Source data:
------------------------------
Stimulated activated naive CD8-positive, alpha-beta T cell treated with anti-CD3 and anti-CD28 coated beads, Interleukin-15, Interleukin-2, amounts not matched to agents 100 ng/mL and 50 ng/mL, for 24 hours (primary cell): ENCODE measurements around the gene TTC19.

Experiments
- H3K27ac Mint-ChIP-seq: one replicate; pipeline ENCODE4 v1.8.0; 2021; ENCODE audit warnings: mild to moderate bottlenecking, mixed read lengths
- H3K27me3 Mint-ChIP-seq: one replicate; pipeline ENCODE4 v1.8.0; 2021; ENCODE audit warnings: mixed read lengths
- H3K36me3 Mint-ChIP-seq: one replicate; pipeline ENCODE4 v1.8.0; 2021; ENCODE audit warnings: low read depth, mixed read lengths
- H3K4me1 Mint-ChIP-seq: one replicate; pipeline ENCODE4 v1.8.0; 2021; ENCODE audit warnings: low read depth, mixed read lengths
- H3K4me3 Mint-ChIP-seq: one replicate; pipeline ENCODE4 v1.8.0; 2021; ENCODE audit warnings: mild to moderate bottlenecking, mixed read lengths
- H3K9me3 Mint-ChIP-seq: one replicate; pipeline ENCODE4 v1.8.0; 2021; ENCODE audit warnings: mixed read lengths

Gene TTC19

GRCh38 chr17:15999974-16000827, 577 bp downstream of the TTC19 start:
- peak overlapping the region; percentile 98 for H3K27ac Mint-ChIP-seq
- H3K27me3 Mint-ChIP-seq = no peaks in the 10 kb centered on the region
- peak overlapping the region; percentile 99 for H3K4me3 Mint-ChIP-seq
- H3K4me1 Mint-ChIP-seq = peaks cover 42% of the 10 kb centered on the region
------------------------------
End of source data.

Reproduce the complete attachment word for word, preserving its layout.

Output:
Stimulated activated naive CD8-positive, alpha-beta T cell treated with anti-CD3 and anti-CD28 coated beads, Interleukin-15, Interleukin-2, amounts not matched to agents 100 ng/mL and 50 ng/mL, for 24 hours (primary cell): ENCODE measurements around the gene TTC19.

Experiments
- H3K27ac Mint-ChIP-seq: one replicate; pipeline ENCODE4 v1.8.0; 2021; ENCODE audit warnings: mild to moderate bottlenecking, mixed read lengths
- H3K27me3 Mint-ChIP-seq: one replicate; pipeline ENCODE4 v1.8.0; 2021; ENCODE audit warnings: mixed read lengths
- H3K36me3 Mint-ChIP-seq: one replicate; pipeline ENCODE4 v1.8.0; 2021; ENCODE audit warnings: low read depth, mixed read lengths
- H3K4me1 Mint-ChIP-seq: one replicate; pipeline ENCODE4 v1.8.0; 2021; ENCODE audit warnings: low read depth, mixed read lengths
- H3K4me3 Mint-ChIP-seq: one replicate; pipeline ENCODE4 v1.8.0; 2021; ENCODE audit warnings: mild to moderate bottlenecking, mixed read lengths
- H3K9me3 Mint-ChIP-seq: one replicate; pipeline ENCODE4 v1.8.0; 2021; ENCODE audit warnings: mixed read lengths

Gene TTC19

GRCh38 chr17:15999974-16000827, 577 bp downstream of the TTC19 start:
- peak overlapping the region; percentile 98 for H3K27ac Mint-ChIP-seq
- H3K27me3 Mint-ChIP-seq = no peaks in the 10 kb centered on the region
- peak overlapping the region; percentile 99 for H3K4me3 Mint-ChIP-seq
- H3K4me1 Mint-ChIP-seq = peaks cover 42% of the 10 kb centered on the region